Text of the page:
Wednesday, June 27, 2012

Controversy over a fictional cookie

So there's been some controversy over this image.

Image source.

Evidently Kraft foods posted it to the Oreo facebook page on Monday.  In other news, oreos have a facebook page. 

Some groups are predictably calling for a boycott of oreos and Kraft foods.  The Washington Post calls this "a harbinger of more gay advertising".  Harbinger, y'all.  Harbinger.  Honestly I don't know where they've been the last few years because rainbow flags in advertising are nothing new.  Targeting advertising to individuals who are gay is also nothing new.

All I know is that this makes me want a cookie. With 6 times the creme filling.

Well played, Oreo.  Well played.

Sunday, June 24, 2012

Kebab and Curry, new Indian restaurant in B/CS

It's rare that my boss gets to a restaurant before I do, but that's what happened with Kebab and Curry in College Station.  It's located where Spice Bowl used to be located in the former Lack's shopping center next to Ohana, Quizno's and 4.0 & Go.

Looks just like Spice Bowl.  But different.

Those of us who remember Spice Bowl won't help but notice this place looks just like Spice Bowl with a new coat of paint.  I'm not sure if this Kebab and Curry is part a chain that you can see in cities around the country, but the sign out front looks exactly like the others. This restaurant has only been open 2-3 weeks and they often forget to turn on the sign out front.  If it's off, check to see if the door is open.  If it is, they're open for business.  Neither the owners nor the kitchen staff are any of the ones from Spice Bowl.

It's not often that you see wooden menus.

On this trip I as dining with The Lovely Spouse and a long-time friend.  So you'll notice more dishes ordered than usual.  That's because it was all split among 3 people instead of 2.  We all ordered appetizers and entrees, as well as naan.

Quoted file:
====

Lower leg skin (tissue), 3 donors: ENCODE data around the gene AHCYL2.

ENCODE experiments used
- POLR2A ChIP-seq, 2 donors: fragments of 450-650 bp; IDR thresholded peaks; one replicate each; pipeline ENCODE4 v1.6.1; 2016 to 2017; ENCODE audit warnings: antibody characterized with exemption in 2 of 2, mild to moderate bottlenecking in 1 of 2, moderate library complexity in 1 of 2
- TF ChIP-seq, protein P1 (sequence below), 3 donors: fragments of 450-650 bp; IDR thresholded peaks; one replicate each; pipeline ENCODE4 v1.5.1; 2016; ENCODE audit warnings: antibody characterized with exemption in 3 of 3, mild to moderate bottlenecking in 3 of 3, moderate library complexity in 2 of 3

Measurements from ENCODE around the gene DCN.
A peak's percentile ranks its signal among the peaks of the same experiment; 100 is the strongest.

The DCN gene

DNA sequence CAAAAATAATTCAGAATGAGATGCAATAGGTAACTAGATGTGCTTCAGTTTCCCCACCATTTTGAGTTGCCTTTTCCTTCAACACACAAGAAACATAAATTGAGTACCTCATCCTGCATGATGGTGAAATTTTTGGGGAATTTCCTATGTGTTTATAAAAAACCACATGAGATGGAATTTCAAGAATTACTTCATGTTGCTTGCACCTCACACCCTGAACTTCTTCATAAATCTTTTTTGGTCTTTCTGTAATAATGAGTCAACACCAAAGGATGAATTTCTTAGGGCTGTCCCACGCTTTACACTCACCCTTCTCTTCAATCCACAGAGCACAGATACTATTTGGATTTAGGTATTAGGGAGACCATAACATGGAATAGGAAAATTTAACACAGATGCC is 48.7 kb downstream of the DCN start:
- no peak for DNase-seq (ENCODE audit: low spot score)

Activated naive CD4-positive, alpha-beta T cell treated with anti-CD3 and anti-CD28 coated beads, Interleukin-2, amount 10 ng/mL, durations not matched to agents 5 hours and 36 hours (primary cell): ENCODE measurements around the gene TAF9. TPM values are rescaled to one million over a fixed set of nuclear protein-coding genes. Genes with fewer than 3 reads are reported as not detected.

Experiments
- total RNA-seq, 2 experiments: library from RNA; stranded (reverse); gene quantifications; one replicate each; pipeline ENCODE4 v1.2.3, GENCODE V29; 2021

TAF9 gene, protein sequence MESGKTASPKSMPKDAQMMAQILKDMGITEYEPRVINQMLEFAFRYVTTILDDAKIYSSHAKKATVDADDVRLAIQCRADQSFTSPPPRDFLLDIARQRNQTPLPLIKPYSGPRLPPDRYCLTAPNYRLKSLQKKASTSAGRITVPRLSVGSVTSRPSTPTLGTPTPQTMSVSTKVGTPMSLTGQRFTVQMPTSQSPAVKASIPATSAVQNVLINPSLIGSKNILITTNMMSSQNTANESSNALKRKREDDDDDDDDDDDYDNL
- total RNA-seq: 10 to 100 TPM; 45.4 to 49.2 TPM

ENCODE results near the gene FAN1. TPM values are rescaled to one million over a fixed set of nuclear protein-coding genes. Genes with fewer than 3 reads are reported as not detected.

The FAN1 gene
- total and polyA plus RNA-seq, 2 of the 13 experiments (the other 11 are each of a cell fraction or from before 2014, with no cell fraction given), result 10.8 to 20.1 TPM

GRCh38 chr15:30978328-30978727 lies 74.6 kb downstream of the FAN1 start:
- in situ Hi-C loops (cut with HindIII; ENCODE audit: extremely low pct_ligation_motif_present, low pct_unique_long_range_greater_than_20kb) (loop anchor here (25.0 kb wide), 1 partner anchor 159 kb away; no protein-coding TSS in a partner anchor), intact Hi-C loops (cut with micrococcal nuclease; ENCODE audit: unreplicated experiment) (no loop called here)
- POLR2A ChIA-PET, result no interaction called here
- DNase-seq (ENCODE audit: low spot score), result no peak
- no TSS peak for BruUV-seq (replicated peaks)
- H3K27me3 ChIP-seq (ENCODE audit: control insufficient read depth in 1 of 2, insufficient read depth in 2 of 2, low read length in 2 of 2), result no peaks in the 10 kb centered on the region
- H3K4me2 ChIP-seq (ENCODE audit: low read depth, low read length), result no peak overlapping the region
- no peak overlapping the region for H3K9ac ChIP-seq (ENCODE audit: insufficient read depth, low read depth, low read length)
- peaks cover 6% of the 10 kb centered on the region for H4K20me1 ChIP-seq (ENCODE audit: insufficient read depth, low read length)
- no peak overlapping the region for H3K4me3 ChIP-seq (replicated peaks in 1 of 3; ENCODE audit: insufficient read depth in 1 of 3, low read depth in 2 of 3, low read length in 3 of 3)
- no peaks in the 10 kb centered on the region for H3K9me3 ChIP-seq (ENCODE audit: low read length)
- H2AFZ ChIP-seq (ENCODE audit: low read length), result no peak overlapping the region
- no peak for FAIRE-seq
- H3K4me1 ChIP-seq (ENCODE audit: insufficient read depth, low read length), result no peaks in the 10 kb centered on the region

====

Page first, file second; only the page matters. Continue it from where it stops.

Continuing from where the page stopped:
Mango Lassi.

The Lovely Spouse started with a mango lassi.  For those who have never had a lassi, it's pretty much a yogurt milkshake.  Mango ones are flavored with mango puree.  The one here was also flavored with ground pistashio. 

Chicken strips with tandoori spices.

Aloo gobi pakora. Fried potatoes and califlower.

The Lovely Spouse and I got the chicken strips, aloo gobi pakora, and tamarind chutney for appetizers.  The chicken strips were quite good and the spice mixture played well with the chutney.  The aloo gobi pakora was surprisingly tasteless and needed the chutney to give it flavor.  That said, it would be a wonderful way to potentially get kids to eat their califlower as it tasted very much like french fries.

Pineapple and coconut soup.

Our friend got the chef special pineapple and coconut soup.  It was quite sweet and tasted like dessert. Towards the bottom of the bowl they found roasted garlic, which they said blended nicely with the sweet.  According to the owner or manager this soup is normally served very spicy but this milder version was made with American tastes in mind.  I think I'd have prefered the original spicy version, because the only thing separating this one from a pina colada was an immersion blender and some rum. That, and I enjoy the interplay of sweet and spicy.

Bhendi masala, or okra curry.
Beef vindaloo. Spicy but not as much as is usually expected. I'm suspecting everything was "Americanized".
Shrimp and pumkin curry.

For entrees we got the bhendi masala (okra in tomato curry sauce), beef vindaloo and shrimp and pumpkin curry.  The okra was quite good to start.  I liked it because it was crisp and tasted like okra.  The problem was making a meal out of it.  By the time I was fully I was tired of the taste and it became sickly sweet.  The beef vindaloo had a great flavor but the bone fragments were kind of strange. It was a t-bone and it appears the bone was shattered during prep. The shrimp and pumpkin curry had a great flavor but the shrimp were very over-cooked, as is evident in the image above. All entrees are served with rice, however naan is an extra $1 per serving.

The rice stood out as quite delicious.
So one thing kind of struck me as odd.  The person waiting tables, who I suspect was also an owner/manager, was not cleanly dressed.  Perhaps there was a service accident earlier in the day or something? I don't know.  But when the cook/chef came out to ask us about our meals, something that's quite a cool thing to do, he was absolutely filthy.  I don't expect people who cook and clean all day to look pristine but it's a strange impression to leave with your customers: coming out covered in what's probably food.  We also saw very large men, wearing bluetooth headsets, and obviously not chefs/cooks by the way they were expensively dressed, coming out of the kitchen at one point in the meal.  It struck us as odd to see men who looked like linebackers coming out of the kitchen to see who's in the dining room.  Particularly since the only people in the dining room were our party of three.